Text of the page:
GSN shows lots of casino-related shows, including poker. Come to think of it, I could substitute a few other channels (ESPN, Travel Channel, Discovery, and probably Lifetime too) in there, and it would read just as well.
But if you like to watch GSN, live in Las Vegas, and are too cheap to spring for digital cable from our friends at Cox, you are SOL.
Continue reading GSN is GONE (from LV preferred basic, anyway)
I don’t know quite what to make of this story, except for an admonition to my readers: if you are a male securities analyst, do not superimpose your face on the body of a woman being carried over the threshold on the cover of a major research report.
Continue reading Just plain strange
One of the most important things in journalism is to grab the reader with a strong first paragraph, or lead. Well, a story in today’s Las Vegas Review-Journal proves this. If you think like me, you can’t help but click through the read the full story after reading this lead-in:
OVERTON — This whole town smells like rotten mud.
Go ahead, read the whole story: After the Storm.
I always tell my students that history has three components: source documents, without which we would have nothing to write about; historical writing, which puts the raw material of the past into context and makes it relevant; and readers, without whom the whole exercise would be fruitless. You write books because you want people to read them. Any writer who says otherwise is probably in denial.
Want to know what it’s like having your book dissected in a historical journal? Read through to the end of this entry, and learn how the process looks from my perspective.
Continue reading Getting Reviewed
If you care to see your humble correspondent on television (maybe), watch Vegas Whales Tales tonight on the Travel Channel. You can watch me narrate whacky and improbable, and possibly illegal stories of Las Vegas high rollers run amok.
“Is it logical to believe in any form of luck? Before an event–no. After an event and the result is known–yes. In other words, there is no way to predict whether you will be lucky or unlucky before playing a game of chance, but after you have finished, the result will only then show whether you were lucky or unlucky.”
– Macau A-O-A Gambling Handbook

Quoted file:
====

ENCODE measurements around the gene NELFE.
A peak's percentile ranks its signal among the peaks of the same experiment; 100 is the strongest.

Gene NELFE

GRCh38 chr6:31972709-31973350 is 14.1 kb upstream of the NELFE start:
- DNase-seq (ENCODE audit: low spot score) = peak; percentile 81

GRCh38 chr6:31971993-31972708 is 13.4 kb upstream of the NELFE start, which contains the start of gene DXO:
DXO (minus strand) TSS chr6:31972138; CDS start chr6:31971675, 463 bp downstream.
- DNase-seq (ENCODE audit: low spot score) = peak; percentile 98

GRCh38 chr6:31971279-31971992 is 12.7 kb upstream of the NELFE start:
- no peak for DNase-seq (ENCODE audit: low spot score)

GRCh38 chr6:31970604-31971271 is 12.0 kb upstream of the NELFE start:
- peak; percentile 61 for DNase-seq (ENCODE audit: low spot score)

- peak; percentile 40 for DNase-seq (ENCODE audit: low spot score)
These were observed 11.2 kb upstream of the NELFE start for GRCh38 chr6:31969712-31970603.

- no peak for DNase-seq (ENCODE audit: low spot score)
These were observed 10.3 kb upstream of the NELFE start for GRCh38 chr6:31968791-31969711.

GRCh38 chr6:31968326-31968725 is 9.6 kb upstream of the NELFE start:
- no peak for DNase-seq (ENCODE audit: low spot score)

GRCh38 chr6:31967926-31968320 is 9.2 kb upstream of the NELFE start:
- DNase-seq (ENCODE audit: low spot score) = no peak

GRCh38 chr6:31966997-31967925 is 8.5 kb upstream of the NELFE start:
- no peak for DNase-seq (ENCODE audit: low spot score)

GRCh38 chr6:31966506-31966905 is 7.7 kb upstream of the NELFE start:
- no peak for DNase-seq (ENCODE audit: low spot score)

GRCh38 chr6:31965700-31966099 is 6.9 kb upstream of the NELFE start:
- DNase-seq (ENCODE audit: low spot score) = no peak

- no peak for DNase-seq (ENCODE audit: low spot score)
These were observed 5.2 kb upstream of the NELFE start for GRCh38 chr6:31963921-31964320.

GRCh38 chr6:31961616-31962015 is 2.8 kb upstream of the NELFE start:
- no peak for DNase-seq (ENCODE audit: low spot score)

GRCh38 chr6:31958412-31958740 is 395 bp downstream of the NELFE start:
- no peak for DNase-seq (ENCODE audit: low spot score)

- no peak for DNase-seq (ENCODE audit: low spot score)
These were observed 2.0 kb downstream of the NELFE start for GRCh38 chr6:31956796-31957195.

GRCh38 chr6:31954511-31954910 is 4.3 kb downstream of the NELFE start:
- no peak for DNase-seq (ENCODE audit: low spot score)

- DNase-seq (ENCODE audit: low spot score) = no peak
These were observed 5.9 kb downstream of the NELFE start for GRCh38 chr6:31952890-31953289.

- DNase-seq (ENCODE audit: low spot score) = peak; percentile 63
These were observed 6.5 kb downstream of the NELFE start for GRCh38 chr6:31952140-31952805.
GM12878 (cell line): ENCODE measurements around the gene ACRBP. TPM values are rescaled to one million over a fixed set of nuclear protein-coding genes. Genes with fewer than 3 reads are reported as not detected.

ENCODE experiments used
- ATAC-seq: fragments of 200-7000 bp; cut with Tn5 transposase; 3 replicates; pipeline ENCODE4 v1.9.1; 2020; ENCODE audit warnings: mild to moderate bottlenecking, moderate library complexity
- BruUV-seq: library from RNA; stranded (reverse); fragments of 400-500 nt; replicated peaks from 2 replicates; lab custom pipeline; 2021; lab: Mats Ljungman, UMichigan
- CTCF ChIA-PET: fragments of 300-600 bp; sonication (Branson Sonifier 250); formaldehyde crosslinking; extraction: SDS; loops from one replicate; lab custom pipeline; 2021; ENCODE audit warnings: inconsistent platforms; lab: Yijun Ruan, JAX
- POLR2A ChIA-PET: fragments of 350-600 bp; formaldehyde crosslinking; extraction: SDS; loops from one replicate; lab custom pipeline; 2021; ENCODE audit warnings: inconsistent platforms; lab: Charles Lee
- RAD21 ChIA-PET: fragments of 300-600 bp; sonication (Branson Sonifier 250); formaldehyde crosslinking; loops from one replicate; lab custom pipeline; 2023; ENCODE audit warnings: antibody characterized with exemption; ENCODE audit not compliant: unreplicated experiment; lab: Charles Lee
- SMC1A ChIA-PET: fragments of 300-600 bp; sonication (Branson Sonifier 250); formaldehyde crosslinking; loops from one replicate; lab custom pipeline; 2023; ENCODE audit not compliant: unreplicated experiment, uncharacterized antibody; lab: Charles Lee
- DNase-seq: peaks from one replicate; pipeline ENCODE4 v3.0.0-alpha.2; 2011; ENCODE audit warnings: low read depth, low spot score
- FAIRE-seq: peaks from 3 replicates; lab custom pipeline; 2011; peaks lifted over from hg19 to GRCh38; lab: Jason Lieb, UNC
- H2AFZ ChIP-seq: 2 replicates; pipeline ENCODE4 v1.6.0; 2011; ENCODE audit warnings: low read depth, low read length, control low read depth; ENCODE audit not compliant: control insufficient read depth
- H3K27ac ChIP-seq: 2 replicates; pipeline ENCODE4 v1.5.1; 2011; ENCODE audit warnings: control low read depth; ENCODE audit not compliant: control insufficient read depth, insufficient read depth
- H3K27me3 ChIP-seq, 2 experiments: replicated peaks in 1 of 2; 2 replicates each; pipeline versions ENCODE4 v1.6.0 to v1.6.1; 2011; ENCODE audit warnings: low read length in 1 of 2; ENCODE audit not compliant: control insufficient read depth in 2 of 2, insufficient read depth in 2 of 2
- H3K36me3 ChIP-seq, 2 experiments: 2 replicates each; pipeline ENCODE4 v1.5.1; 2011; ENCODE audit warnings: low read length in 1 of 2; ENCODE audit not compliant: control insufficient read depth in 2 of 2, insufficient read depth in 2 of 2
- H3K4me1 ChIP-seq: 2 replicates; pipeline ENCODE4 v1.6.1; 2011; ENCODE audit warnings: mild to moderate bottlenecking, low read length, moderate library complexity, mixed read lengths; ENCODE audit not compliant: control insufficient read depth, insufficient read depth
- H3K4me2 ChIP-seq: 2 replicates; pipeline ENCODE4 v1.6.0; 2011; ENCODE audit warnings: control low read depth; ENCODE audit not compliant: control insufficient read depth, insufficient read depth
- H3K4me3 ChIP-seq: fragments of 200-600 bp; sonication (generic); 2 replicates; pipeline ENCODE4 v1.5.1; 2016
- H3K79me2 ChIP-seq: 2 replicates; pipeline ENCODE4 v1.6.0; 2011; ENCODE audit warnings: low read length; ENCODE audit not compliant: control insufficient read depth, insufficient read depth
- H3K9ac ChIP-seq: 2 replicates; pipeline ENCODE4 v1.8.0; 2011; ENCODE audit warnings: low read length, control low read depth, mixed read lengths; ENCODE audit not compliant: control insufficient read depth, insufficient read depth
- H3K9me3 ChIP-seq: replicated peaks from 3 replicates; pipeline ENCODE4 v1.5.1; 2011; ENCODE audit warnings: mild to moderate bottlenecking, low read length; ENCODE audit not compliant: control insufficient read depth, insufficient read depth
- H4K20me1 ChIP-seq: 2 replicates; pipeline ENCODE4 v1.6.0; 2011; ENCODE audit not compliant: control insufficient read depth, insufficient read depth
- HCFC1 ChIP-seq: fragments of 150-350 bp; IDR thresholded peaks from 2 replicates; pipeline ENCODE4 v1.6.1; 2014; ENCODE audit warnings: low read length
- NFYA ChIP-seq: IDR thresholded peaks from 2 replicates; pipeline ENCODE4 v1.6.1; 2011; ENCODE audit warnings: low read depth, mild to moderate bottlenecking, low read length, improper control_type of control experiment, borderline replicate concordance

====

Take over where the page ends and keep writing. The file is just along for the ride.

I just thought I would post the single least helpful bit of gambling advice I’ve ever read. Actually, I take that back. Most gambling advice (except to set loss, win, and time limits for yourself) is inherently bad.
Still, this seems like a rather expensive way to find out if you are lucky or not.
GRUB STREET. A street near Moorfields, formerly the supposed
habitation of many persons who wrote for the booksellers:
hence a Grub-street writer means a hackney author,
who manufactures books for the booksellers.
1811 Dictionary of the Vulgar Tongue
by Captain Grose
“I’ve been using the computer for so long, and command-Z works for undo in all the software programs. So whenever I find something in my life that I want to undo, I reach for the command-Z keys and I find it weird that it doesn’t work.”
– Lisa Hoffman, graphic designer, who probably spends too much time at work.
Did you ever spend a while playing a video game, then go around thinking you’re still in the game? Maybe you should unplug for a while and read. Try, for example, this Wired article about the phenomenon and see just how often this happens.
I don’t think this happens with books, but I could be wrong. Personally, I know I’ve never grabbed someone’s head and tried to flip to their index after spending a day reading. Have you?
I found something neat on gutenberg.org while looking for a few older texts–a complete dictionary of vulgar underworld slang from 1811.
Since it’s a slow news day, I’m going to regale you with a few words:
FAT CULL. A rich fellow.
TO VOWEL. A gamester who does not immediately pay
his losings, is said to vowel the winner, by repeating the
vowels I. O. U. or perhaps from giving his note for the
money according to the Irish form, where the acknowledgment
of the debt is expressed by the letters I. O. U. which,
the sum and name of the debtor being added, is deemed a
sufficient security among gentlemen.
SHABBAROON. An ill-dressed shabby fellow; also a mean-
Now let’s use them in a sentence:
“The fat cull should have known better than to let the shabaroon vowel him; he never pays his debts.”
As usual, I live to inform.
It’s Vegas Week on the Travel Channel, which means that they’re going to be having lots of shows giving you the inside scoop on Vegas. Kind of like they do the other 51 weeks of the year.
Since I live in Vegas, I don’t think I’ll be watching much, but if you like this kind of thing, recommend you check out Vegas Whales Tales. It airs on Thursday, January 13 at 8 and 11 PM (ET) and Saturday January 15 at 11 AM.
Why do I suggest you watch this little piece of Las Vegas? Because I think I’m in it. I haven’t seen the final show, but to the best of my understanding it’s a series of vignettes about strange high rollers. I narrated a few of them, though I don’t know how many actually made it into the show.
When you watch this, keep in mind that I had no idea whatsoever of what the vignettes actually looked like. I was working off a script with just my imagination to provide the visuals.
Also, I got the feeling that the show was going to be something like that Beyond Belief: Fact or Fiction show that Jonathan Frakes does. I don’t know if it looks anything at all like that, but that’s what I was shooting for. I just wish they gave me an alien autopsy to narrate.
No matter how it turns out, I had a ball doing this, and I welcome the chance to do similar TV work in the future. Email me if you need a host/narrator for your next project…I work cheap and clean up after myself.